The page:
It's the subtitle of the book that provides the clue to the difficulty of the concept.....Choosing Service over Self-Interest....it's extremely hard to carry this out. Block himself tends to simply inform those who challenge him that he cannot provide assurances of security, that if the outcome were a sure thing there would be no need for commitment, and then he sometimes talks about installing living democracy in organizations in place of autocracy. This is radical.....so radical that the cost of believing is more than most of today's administrators can afford to risk, so perhaps the philosophy will take root in those who are listening now in anticipation of their time. When it finally happens, the world will once again become a better place.
weLEAD Book Review by the Editor of leadingtoday.org Feb 13, 2002
Business consultant Peter Block is no stranger to controversy. A number of his previous works explored the reaches of transformational management, including his bestselling book The Empowered Manager. In an even bolder way, Stewardship - Choosing Service over Self-Interest offers a dynamic new organizational structure for our young century. Block defines stewardship as "the means of achieving fundamental change in the way we govern our institutions." He believes that stewardship is a choice "to preside over the orderly distribution of power." This means giving individuals at the bottom of the organizational structure the choice on how to best serve their customers, citizens and community". It also means accepting accountability at all levels. Block continues to define stewardship as being accountable to the larger organization by "operating in service, rather than in control, of those around us." His philosophy is centered on a need and commitment to service rather than self-interest.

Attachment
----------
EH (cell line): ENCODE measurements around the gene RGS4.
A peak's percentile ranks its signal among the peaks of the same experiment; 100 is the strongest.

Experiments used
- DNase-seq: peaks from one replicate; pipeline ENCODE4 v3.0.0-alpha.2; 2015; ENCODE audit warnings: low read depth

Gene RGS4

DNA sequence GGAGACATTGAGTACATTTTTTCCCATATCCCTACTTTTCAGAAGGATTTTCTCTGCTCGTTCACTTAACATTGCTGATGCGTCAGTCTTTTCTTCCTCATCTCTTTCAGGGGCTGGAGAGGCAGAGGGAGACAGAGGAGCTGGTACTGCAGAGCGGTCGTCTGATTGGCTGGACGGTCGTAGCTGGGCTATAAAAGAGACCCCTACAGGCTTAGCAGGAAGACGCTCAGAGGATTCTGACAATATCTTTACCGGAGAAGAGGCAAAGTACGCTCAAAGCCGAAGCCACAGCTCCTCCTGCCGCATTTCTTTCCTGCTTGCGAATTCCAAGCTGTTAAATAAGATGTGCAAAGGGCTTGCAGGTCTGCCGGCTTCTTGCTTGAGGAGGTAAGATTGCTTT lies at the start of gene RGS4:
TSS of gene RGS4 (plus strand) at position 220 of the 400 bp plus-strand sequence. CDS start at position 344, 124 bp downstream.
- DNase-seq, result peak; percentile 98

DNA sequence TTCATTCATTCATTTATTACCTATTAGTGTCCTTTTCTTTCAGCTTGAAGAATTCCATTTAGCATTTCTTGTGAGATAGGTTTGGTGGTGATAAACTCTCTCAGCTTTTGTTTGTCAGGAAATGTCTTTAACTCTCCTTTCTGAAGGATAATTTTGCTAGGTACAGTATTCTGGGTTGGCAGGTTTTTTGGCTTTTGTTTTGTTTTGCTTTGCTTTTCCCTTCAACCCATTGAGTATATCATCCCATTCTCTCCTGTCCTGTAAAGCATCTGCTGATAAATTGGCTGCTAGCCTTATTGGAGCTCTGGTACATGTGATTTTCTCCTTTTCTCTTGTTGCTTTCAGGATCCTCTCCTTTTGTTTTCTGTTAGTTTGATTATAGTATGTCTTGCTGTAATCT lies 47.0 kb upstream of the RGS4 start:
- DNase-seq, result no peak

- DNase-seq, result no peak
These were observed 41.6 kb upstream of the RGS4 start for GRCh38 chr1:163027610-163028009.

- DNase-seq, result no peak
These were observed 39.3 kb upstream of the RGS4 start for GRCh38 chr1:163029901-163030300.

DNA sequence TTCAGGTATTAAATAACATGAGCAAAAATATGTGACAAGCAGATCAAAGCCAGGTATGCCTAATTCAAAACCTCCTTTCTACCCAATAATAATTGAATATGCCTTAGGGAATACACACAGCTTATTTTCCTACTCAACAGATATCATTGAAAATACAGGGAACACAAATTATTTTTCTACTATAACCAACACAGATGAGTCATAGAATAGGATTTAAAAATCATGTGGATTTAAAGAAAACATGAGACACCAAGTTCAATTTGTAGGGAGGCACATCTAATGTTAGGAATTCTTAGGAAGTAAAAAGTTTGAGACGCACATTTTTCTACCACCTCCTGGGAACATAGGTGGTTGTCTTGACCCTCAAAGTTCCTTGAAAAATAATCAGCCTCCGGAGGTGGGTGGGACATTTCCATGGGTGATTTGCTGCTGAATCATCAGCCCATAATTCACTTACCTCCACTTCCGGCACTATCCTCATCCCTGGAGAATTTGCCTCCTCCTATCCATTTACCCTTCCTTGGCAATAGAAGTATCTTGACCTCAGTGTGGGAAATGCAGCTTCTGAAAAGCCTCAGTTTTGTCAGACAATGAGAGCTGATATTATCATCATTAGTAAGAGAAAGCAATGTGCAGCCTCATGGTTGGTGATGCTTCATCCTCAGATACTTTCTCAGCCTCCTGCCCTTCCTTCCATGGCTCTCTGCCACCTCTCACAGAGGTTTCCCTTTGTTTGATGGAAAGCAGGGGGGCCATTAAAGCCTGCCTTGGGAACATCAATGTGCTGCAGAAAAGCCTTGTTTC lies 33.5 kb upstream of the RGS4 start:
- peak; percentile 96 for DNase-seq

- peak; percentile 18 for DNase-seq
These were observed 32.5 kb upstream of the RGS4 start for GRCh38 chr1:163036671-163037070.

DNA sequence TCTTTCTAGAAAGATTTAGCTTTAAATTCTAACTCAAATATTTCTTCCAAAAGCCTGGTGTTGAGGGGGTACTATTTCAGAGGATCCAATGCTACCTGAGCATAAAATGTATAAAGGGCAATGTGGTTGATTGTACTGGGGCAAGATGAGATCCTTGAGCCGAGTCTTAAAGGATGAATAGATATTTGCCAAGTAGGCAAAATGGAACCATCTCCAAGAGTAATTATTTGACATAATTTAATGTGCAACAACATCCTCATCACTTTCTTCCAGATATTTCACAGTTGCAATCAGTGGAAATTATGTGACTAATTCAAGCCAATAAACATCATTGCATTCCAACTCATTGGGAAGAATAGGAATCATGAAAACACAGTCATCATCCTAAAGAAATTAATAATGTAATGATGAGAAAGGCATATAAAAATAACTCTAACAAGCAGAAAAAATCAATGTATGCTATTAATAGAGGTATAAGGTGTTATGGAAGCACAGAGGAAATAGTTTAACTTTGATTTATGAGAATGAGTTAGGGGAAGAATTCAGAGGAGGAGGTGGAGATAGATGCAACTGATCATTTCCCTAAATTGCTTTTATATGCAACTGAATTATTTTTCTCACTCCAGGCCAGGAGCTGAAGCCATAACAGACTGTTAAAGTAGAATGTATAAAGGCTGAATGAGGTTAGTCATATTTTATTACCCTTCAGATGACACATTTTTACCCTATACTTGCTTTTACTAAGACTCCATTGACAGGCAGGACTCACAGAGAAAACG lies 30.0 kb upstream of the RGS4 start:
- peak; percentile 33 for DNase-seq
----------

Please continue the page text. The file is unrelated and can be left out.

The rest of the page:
Peter Block challenges the modern notion of strong leadership and suggests replacing the term with stewardship. His problem with leadership is that he does not believe it has the capability to create fundamental changes in our organizations. He also believes that leadership "inevitably becomes self-congratulatory and over-controlling. We expect leaders to choose service over self-interest, but it seems the choice is rarely made." Perhaps Block would have better made his point by discussing the various philosophies that pass as leadership rather than neatly collecting them all in one term. Indeed, leadership is often a vague and misunderstood term.
Stewardship - Choosing Service over Self-Interest is a book with three parts. The first part discusses the basic concept of stewardship. It highlights the promises offered by developing a passion toward stewardship in contrast to what we experience in traditionally managed organizations. The second part of the book discusses the redistribution of power in a practical way. This controversial section of the book butchers many managerial "sacred cows" and offers a vision of what stewardship can be like in action! Part three examines the reform process and explores how you and your organization can get from where it is today to an environment of stewardship.
If you are one who is not satisfied with the status quo, you will find this book exciting and refreshing. Sometimes written in almost theological terms, Block inspires the reader to expect more from our institutions and ourselves. This book should find itself on the bookshelf of every person interested in the study of leadership.